There are some fairly engaging characters here. Lund’s self-destructive obsession is very well portrayed, and Troels Hartmann (Lars Mikkelsen) political machinations under fire are enjoyable.
I guessed fairly early on who was the most likely killer although of course I wasn’t sure until late whether this was the kind of story where you see the perpetrator from the start or the police eventually track them down while they’re mostly off-screen.
The biggest problem, and it’s a recurring one, is characters who spend much too long being stupid, for instance inexplicably preferring to get tangled up in a murder investigation instead of than tell the police what they were really up to (which rarely turns out to be anything that the police would be very likely to care much about). In general, failure to communicate is an ever-present theme. I think they were aiming at with all this is “no-one is what they seem” but, to be effective, that needs a bit more than just clamming up for unconvincing reasons.
The series would also have benefitted from being a bit shorter, for instance by ditching one of the false leads, either completely or by having someone given the perfectly reasonable explanation for their superficially mysterious behavior up-front rather than taking a few episodes over it.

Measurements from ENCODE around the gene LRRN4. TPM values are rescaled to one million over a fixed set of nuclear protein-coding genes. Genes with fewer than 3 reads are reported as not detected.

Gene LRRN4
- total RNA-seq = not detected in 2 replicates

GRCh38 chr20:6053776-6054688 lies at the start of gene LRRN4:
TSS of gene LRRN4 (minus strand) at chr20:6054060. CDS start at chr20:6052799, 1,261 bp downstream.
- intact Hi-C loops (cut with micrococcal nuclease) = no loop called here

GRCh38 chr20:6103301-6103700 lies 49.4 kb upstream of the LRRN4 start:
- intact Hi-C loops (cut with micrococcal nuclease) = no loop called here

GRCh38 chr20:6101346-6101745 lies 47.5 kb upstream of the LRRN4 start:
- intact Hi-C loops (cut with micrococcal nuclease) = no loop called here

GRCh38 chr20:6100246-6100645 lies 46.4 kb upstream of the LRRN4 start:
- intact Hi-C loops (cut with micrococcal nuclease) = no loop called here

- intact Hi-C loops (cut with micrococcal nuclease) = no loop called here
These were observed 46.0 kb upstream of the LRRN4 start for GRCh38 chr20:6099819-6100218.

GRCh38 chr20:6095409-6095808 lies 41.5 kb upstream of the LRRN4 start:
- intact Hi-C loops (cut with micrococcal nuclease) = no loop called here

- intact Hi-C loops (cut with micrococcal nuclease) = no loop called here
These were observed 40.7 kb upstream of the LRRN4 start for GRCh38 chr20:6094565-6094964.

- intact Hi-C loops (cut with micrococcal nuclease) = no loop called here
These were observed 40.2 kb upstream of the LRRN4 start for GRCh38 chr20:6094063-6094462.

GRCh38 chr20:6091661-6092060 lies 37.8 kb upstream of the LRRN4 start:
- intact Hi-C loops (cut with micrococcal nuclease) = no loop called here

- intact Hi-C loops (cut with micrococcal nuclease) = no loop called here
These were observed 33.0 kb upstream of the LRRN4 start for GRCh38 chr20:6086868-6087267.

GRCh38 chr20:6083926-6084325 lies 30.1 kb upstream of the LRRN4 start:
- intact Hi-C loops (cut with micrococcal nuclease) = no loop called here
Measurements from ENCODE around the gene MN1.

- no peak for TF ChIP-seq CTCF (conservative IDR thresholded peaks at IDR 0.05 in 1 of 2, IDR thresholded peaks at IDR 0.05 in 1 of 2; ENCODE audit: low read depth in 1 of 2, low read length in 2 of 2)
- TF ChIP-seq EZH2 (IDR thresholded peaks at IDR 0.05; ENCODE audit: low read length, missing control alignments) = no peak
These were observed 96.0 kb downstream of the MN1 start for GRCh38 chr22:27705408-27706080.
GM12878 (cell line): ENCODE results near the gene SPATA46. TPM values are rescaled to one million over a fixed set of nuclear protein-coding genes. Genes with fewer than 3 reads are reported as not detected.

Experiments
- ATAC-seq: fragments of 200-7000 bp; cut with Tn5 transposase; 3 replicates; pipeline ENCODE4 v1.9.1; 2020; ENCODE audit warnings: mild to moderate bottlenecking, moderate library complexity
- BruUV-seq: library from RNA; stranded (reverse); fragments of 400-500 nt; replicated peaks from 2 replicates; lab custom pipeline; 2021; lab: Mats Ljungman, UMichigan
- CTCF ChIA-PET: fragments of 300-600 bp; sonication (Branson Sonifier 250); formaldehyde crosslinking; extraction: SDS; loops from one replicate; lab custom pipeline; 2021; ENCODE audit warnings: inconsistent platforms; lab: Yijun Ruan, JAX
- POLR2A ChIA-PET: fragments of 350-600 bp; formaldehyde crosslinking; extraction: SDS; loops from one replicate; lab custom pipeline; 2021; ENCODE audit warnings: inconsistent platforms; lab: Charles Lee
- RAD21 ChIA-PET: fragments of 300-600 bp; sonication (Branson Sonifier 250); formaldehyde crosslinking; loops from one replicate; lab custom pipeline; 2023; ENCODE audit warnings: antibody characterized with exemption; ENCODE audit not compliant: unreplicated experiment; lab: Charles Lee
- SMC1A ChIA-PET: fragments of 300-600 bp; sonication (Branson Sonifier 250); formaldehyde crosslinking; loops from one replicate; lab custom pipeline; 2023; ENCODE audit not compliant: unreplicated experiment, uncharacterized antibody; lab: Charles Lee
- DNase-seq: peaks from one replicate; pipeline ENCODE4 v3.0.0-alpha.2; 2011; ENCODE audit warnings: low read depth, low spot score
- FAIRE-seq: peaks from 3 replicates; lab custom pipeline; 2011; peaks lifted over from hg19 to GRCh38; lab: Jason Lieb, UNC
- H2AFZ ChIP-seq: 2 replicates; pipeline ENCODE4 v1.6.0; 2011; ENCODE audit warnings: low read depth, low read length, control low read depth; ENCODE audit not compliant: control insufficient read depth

Top of the Lake. A more compact story set in a remote part of New Zealand. 12YO Tui Mitcham turns out to be unexpectedly pregnant and then ups and disappears. Detective Robin Griffin (Elisabeth Moss) investigates.
Griffin is not as self-destructive as Lund, but instead mostly struggles with her own history. Tui’s monstrous but complex father Matt (Peter Mullan) dominates every scene he’s in and is the most interesting character here, producing several surprises over the course of the series.
The final episode packs rather a lot of resolution into a small space, satisfyingly tying together a lot of threads but leading to a bit of a change of pace from its fairly relaxed predecessors.